But none could sing the old songs like Bradley Kincaid

Bradley Kincaid

Bradley Kincaid

With his old hound dog ‘Guitar’ and the famous ‘Blue Tail Fly’

Stringbean with Hank Snow and old fiddlin’ Chubby Wise

Stringbean

Stringbean

Hank Snow

Hank Snow

Chubby Wise

Chubby Wise

Now, that’s country.

My iPod Has Issues – The Great State of Tennessee

13 Nov

Tennessee, of which I am a native, has always been a musical state. Memphis has the Blues. Nashville has Country. The mountains have Appalachian Folk. It’s definitely a variety, and when it is thrown all together it turns into Rock ‘n Roll. As a historian who likes music, I have noticed a lot of songs about Tennessee. They either have the state in their names or as their subject.

Since I first heard a Tennessee song, I have wondered how many pieces of music are about this state. Yes, I was a weird kid. I still haven’t figured out all of the Tennessee songs, but I have collected a few on my iPod. To figure out what is there, I am putting the Tennessee playlist on shuffle and letting them fly.

“Roane County Prison” by Bill Monroe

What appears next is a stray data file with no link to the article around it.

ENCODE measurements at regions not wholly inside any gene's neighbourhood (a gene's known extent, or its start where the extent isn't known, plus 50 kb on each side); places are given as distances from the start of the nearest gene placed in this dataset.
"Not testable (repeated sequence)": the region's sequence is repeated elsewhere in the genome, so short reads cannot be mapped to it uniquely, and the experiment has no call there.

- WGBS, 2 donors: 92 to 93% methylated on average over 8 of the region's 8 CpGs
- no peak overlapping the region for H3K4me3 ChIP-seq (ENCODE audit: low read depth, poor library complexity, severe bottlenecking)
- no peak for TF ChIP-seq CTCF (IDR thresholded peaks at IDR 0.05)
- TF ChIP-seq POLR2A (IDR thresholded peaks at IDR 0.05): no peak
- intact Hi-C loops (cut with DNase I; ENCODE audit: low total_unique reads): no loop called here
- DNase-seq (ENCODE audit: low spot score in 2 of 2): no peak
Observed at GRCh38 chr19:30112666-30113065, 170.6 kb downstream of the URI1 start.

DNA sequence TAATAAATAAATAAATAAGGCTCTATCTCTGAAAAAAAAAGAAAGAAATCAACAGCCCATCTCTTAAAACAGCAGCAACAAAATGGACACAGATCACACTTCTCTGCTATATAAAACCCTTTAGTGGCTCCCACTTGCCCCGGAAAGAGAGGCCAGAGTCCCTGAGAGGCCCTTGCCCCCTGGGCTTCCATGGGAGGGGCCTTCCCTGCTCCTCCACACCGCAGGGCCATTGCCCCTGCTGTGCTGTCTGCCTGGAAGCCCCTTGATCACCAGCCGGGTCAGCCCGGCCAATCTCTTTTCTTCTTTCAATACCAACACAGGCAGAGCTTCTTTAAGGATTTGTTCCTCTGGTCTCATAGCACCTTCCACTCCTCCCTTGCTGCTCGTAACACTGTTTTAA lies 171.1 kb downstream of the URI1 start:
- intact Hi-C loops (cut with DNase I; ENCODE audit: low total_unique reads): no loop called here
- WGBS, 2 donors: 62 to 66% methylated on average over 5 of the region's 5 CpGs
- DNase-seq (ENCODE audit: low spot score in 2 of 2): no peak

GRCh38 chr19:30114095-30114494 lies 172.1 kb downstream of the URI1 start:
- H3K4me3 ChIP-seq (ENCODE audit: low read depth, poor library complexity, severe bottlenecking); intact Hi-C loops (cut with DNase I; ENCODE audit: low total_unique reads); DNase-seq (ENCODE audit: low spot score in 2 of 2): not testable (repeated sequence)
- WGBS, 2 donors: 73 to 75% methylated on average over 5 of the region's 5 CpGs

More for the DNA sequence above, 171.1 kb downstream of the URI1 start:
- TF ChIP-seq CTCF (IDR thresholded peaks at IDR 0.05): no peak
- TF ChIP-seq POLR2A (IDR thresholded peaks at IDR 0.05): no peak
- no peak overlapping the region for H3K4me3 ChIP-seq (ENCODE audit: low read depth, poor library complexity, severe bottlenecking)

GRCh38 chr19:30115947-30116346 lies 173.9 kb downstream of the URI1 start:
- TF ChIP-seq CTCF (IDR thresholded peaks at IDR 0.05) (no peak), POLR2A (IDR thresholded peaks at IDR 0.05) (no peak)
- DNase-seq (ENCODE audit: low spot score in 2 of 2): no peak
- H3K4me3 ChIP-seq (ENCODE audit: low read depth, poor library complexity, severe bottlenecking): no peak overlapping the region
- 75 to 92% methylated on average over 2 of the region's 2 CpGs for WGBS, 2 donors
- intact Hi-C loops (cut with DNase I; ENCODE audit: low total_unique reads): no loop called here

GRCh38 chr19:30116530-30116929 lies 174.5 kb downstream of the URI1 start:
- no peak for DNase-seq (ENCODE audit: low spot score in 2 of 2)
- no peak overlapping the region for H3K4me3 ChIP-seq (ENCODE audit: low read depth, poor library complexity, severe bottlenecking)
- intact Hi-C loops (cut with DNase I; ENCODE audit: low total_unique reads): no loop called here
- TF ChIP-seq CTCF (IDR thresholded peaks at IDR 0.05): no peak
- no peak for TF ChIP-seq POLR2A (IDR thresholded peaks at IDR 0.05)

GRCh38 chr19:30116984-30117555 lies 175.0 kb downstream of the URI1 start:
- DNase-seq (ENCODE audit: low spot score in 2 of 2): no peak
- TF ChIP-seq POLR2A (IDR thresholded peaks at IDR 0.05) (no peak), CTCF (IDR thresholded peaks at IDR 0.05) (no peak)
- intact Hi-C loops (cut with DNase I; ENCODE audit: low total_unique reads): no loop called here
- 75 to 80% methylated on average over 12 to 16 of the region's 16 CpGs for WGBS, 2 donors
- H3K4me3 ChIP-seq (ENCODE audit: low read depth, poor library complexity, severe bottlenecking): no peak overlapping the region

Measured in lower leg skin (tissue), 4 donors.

“Nashville Jumps” by Cecil Grant

“Lebanon, Tennessee” by Ron Sexsmith

“Tennessee Waltz” by Jimmy Martin

“Tennessee Flat Top Box” by Johnny Cash

“Memphis Exorcism” by Squirrel Nut Zippers

“My Little Home in Tennessee” by Mac Wiseman

“Gene Nobles’ Boogie” by Richard Armstrong

“Rocky Top” by The Osbourne Brothers

“Tennessee Babe” by Dimitri Tiomkin

“My Little Girl in Tennessee” by Flatt and Scruggs

“East Tennessee Blues” by Tommy Jackson

“L&N Special” by Christine Kittrell

“Knoxville Girl” by Log Cabin Boys

“16th Avenue” by Lacy J. Dalton

“Team of Destiny” by Kenny Chesney

“Tennessee Whiskey” by David Allan Coe

Most of these songs are part of the Country genre, but a few come from the “Night Train to Nashville” album, which chronicles the history of Nashville’s R&B scene. If you want to hear some good Nashville music that is not Country, then you should check it out.

I will finish with a bit of Nashville trivia. When Jimi Hendrix was stationed at Fort Campbell, he played in the nightclubs along Jefferson Street. This is where he honed the guitar skills that would make him famous.